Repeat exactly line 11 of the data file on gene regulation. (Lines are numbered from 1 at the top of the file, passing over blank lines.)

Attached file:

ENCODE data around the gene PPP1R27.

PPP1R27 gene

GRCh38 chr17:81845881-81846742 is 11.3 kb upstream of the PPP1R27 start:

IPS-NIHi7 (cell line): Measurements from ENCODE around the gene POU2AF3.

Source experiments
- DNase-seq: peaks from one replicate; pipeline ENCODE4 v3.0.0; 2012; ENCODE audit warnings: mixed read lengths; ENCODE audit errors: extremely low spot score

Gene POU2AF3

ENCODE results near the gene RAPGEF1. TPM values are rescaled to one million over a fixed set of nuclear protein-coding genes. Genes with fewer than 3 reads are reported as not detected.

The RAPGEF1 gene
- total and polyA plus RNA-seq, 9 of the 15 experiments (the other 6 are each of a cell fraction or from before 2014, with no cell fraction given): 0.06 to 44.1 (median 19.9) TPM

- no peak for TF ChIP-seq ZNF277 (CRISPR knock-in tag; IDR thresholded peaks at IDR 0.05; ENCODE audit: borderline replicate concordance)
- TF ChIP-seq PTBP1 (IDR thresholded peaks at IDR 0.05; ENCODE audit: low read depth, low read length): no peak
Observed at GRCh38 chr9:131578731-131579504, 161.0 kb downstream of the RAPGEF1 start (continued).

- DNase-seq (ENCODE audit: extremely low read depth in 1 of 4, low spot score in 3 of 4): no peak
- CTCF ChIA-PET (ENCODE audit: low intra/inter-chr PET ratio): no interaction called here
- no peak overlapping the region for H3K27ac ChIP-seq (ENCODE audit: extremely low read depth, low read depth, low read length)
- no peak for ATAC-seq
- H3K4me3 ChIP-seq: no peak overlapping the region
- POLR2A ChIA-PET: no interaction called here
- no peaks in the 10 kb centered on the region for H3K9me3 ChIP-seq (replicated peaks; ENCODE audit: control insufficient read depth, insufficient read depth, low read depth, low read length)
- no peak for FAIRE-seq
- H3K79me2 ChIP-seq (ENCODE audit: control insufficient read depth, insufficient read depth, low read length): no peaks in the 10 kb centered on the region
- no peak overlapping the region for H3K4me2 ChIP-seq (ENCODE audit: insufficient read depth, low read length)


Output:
- no peak for TF ChIP-seq ZNF277 (CRISPR knock-in tag; IDR thresholded peaks at IDR 0.05; ENCODE audit: borderline replicate concordance)